Republicans fighting a heated race for state Senate seat in Southern Kentucky

bestep@herald-leader.comMay 16, 2014 

  • Sara Beth Gregory

    Party: Republican

    Born: Sept. 5, 1982

    Residence: Monticello

    Education: Bachelor's degree in political science and law degree, University of Kentucky

    Occupation: Attorney

    Elected office: Kentucky House of Representatives, 2010-12; Kentucky Senate 2013-present

    Family: Single


    George Maxwell "Max" Wise

    Party: Republican

    Born: June 38, 1975

    Residence: Campbellsville

    Education: Bachelor's degree in political science and history, Campbellsville University; master's degree in international relations and national security, University of Kentucky; graduate certificate in homeland security, Texas A & M

    Occupation: Assistant professor of political science at Campbellsville University; adjunct professor at UK Patterson School of Diplomacy

    Elected office: None

    Family: Wife, Heather; four children, ages 10, 9, 7, and 3


Politicians can face fallout over their votes, but the challenger in the 16th District state Senate Republican primary is making an issue of a vote the incumbent didn't cast.

Max Wise has criticized Sen. Sara Beth Gregory, R-Monticello, for leaving the Senate floor in February during a vote on a bill that would create panels to review proposed medical malpractice lawsuits in Kentucky.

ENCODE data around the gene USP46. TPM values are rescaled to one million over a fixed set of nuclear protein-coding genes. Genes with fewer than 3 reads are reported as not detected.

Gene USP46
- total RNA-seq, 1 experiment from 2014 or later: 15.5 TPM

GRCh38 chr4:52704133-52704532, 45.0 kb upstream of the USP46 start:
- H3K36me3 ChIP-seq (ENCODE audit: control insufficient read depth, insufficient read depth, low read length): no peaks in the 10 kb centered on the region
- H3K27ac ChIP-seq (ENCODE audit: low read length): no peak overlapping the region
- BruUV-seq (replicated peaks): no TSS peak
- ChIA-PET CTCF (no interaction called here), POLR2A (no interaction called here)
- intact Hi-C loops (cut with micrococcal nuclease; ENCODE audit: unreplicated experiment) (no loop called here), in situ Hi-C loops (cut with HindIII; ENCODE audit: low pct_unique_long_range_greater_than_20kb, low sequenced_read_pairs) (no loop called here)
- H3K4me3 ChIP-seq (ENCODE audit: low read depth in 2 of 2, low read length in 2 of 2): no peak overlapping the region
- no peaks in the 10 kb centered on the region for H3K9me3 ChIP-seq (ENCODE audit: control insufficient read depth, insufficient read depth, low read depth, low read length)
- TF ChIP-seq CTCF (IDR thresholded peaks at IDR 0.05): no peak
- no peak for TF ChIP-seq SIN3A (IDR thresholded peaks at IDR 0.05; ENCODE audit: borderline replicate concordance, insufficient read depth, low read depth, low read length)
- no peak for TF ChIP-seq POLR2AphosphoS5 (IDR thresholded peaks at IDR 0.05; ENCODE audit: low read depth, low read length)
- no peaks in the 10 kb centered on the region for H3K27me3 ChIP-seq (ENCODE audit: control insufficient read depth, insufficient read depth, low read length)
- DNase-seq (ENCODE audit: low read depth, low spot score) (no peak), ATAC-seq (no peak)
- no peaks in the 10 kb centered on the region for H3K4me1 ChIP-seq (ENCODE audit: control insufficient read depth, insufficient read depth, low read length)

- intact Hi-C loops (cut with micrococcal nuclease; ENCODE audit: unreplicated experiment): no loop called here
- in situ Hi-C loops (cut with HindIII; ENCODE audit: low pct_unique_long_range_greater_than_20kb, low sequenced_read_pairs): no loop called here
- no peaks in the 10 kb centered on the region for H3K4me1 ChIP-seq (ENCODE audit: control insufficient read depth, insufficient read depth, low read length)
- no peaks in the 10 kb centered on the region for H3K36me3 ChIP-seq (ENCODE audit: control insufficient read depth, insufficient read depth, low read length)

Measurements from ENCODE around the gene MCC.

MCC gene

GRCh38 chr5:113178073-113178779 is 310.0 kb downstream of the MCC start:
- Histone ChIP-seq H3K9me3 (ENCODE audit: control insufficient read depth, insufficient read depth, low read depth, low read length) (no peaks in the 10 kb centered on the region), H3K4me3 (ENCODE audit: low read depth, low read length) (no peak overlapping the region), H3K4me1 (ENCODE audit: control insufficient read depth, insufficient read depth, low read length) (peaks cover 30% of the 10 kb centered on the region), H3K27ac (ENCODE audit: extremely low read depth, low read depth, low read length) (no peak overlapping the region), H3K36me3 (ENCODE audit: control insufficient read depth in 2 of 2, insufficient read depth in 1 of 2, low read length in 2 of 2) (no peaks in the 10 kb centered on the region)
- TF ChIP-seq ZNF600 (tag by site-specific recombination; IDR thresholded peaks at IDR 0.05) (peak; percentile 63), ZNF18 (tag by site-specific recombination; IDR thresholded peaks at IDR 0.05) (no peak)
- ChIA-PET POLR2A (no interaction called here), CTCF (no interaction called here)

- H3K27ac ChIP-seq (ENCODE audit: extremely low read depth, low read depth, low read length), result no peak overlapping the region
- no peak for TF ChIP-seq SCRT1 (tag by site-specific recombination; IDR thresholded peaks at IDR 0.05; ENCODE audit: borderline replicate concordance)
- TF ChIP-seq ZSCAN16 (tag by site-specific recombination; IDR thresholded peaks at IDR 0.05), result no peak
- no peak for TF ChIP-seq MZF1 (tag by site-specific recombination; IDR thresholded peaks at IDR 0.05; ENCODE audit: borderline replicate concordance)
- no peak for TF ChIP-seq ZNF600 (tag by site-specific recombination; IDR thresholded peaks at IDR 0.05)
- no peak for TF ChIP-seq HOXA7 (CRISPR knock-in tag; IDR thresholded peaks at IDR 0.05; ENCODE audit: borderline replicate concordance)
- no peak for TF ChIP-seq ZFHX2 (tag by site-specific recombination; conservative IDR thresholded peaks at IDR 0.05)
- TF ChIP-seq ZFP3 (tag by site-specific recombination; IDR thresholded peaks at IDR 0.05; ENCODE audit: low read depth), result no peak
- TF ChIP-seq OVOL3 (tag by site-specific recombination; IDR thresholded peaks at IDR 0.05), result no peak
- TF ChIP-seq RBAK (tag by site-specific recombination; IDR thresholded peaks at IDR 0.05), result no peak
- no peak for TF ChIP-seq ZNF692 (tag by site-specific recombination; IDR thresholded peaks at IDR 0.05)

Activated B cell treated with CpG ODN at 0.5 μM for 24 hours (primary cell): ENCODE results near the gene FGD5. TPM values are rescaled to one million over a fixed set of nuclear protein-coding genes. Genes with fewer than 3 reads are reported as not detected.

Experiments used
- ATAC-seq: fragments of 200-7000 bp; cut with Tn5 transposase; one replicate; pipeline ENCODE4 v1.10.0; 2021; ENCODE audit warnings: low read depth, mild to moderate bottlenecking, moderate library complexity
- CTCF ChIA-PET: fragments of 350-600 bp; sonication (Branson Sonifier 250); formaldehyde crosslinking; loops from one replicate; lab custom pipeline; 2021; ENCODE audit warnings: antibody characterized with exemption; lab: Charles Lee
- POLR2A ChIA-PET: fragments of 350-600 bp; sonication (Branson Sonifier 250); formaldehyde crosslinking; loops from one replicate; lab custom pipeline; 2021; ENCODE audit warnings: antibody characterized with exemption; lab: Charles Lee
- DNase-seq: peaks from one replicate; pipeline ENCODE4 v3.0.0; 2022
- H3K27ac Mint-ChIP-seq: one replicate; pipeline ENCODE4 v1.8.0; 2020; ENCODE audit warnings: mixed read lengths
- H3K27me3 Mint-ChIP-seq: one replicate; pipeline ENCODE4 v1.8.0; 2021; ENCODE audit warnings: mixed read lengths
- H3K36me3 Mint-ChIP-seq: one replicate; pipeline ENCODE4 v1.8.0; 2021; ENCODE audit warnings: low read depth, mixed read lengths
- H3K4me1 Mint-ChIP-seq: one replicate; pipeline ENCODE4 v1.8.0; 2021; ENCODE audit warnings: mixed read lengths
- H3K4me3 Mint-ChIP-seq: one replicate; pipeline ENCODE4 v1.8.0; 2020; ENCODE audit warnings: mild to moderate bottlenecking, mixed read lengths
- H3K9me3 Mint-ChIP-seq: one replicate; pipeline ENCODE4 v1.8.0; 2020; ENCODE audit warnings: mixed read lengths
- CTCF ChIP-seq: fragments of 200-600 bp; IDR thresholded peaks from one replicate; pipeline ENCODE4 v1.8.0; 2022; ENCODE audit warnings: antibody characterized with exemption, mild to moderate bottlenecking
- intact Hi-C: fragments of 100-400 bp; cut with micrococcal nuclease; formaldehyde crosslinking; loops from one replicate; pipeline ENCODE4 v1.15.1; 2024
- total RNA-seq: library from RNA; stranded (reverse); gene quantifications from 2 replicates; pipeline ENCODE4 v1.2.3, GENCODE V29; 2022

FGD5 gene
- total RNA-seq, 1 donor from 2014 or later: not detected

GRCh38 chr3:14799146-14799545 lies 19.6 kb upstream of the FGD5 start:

"I will not walk out on a vote on medical review panels like my opponent did," Wise said. "I think that's completely unacceptable."

Gregory said she thought it would be more ethical for her to skip the vote because the law firm where she works has handled medical malpractice cases.

She charged that Wise has misled voters by spreading false information in campaign advertisements about the medical malpractice vote and other issues, reneging on a pledge not to run a negative campaign.

"It is disappointing, unfortunate, that at some point along the way he decided to start mudslinging," Gregory said.

Health care providers, nursing homes and business groups supported the bill, arguing that the review panels would hold down health costs by weeding out groundless lawsuits. Advocates including AARP opposed it, saying it would shield providers from accountability for medical mistakes.

The Republican-led Senate approved the bill, but it died in the House, where Democrats are in the majority.

The issue has helped raise the temperature of a race that several local politicians said appears to be too close to call.

Wise said he has criticized Gregory's record, not her personally.

The race is Gregory's first defense of the seat. Gregory, 31, had won two elections to the state House before prevailing in a special election for the 16th District Senate seat in December 2012, after Senate President David Williams resigned to become a judge.

After that, however, lawmakers redrew the boundaries of House and Senate districts to conform to population shifts, adding three counties to Gregory's area that it didn't include when she was elected.

The three new counties — Adair, Russell and Taylor — are home to slightly more than half the registered Republicans in the district.

Gregory is an attorney from Monticello, at the southern end of the district. Wise, 38, lives in Campbellsville, at the north end of the district, and teaches at Campbellsville University.

Both have worked overtime in the race.

"They're literally everywhere," said J. Brandon Thompson, GOP chairman in Adair County and a friend to both candidates. "It is extremely close."

Geography and money